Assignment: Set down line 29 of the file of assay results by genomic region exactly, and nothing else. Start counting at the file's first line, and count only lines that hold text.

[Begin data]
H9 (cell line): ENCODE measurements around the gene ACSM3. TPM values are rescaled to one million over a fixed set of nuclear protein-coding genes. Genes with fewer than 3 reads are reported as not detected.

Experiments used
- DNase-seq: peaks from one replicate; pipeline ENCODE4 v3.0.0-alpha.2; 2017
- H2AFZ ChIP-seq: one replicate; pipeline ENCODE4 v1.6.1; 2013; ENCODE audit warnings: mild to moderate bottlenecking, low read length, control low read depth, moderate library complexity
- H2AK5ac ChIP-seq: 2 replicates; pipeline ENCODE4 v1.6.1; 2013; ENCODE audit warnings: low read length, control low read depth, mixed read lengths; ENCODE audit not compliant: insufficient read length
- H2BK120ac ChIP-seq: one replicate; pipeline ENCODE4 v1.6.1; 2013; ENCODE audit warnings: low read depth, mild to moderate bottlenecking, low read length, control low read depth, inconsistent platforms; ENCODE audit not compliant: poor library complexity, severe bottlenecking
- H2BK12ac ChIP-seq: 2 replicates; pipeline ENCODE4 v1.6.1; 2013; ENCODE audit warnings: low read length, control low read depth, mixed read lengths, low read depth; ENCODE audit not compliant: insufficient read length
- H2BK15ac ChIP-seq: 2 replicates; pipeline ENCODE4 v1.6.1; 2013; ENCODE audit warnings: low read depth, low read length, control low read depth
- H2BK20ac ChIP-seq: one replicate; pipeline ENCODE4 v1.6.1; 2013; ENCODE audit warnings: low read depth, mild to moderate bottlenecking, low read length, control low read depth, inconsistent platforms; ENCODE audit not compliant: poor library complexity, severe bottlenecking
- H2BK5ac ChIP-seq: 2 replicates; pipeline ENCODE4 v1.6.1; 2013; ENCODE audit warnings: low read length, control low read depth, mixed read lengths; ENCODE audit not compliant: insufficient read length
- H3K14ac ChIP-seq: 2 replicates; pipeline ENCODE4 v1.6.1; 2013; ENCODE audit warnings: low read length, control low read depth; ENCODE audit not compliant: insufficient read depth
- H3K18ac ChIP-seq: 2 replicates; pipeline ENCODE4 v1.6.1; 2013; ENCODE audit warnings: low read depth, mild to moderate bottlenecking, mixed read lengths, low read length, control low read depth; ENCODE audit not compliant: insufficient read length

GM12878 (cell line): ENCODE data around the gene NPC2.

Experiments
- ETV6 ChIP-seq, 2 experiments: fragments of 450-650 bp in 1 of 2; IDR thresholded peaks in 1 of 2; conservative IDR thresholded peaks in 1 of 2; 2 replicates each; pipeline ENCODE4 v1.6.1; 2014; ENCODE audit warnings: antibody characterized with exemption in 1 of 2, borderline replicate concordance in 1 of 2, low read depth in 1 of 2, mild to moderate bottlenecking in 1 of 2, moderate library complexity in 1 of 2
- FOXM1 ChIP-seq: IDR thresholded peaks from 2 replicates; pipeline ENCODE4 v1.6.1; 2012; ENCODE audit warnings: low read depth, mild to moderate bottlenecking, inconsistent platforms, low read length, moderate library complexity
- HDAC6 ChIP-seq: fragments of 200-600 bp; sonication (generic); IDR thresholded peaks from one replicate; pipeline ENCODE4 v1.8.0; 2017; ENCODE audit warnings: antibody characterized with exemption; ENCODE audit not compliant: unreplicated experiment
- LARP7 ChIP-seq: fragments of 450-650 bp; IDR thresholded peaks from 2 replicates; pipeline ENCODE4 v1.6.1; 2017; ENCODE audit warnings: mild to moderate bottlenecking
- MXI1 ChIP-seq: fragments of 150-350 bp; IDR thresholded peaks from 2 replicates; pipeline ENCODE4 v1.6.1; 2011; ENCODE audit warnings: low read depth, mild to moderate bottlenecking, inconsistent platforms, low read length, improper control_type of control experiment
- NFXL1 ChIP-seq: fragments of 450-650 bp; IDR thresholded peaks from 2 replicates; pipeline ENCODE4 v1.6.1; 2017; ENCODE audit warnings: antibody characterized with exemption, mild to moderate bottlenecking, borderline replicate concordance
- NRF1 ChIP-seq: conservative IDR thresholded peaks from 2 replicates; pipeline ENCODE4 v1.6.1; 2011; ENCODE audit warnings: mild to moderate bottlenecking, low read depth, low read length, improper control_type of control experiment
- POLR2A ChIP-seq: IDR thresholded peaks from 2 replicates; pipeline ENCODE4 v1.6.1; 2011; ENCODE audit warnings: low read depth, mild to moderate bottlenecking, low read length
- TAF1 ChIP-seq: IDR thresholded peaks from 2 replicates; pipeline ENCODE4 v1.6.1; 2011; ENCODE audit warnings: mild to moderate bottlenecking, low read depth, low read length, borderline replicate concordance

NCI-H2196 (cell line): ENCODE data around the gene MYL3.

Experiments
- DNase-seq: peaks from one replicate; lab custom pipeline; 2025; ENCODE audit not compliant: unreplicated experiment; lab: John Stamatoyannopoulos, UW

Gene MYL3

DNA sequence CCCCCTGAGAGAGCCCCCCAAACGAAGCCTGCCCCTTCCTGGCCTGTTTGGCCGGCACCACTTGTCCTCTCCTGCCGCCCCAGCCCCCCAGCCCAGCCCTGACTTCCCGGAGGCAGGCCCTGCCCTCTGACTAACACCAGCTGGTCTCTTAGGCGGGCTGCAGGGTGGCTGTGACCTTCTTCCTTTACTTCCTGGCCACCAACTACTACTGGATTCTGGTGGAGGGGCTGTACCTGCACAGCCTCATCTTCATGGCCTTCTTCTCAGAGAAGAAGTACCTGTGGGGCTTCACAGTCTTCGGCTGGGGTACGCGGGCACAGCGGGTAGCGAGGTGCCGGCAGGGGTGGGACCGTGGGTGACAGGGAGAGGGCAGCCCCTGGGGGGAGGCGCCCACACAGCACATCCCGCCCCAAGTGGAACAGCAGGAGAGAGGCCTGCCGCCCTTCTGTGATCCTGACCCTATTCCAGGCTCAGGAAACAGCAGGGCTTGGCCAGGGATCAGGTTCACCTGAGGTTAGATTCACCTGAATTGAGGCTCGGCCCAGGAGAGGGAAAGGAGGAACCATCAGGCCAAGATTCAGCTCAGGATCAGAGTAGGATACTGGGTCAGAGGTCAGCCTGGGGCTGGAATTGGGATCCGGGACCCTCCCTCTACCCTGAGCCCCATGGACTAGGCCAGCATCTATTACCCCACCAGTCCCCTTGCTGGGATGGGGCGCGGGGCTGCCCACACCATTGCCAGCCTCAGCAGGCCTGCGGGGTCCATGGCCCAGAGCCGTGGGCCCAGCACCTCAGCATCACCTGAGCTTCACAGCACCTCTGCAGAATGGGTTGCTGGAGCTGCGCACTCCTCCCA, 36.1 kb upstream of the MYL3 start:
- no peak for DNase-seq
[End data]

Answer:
- no peak for DNase-seq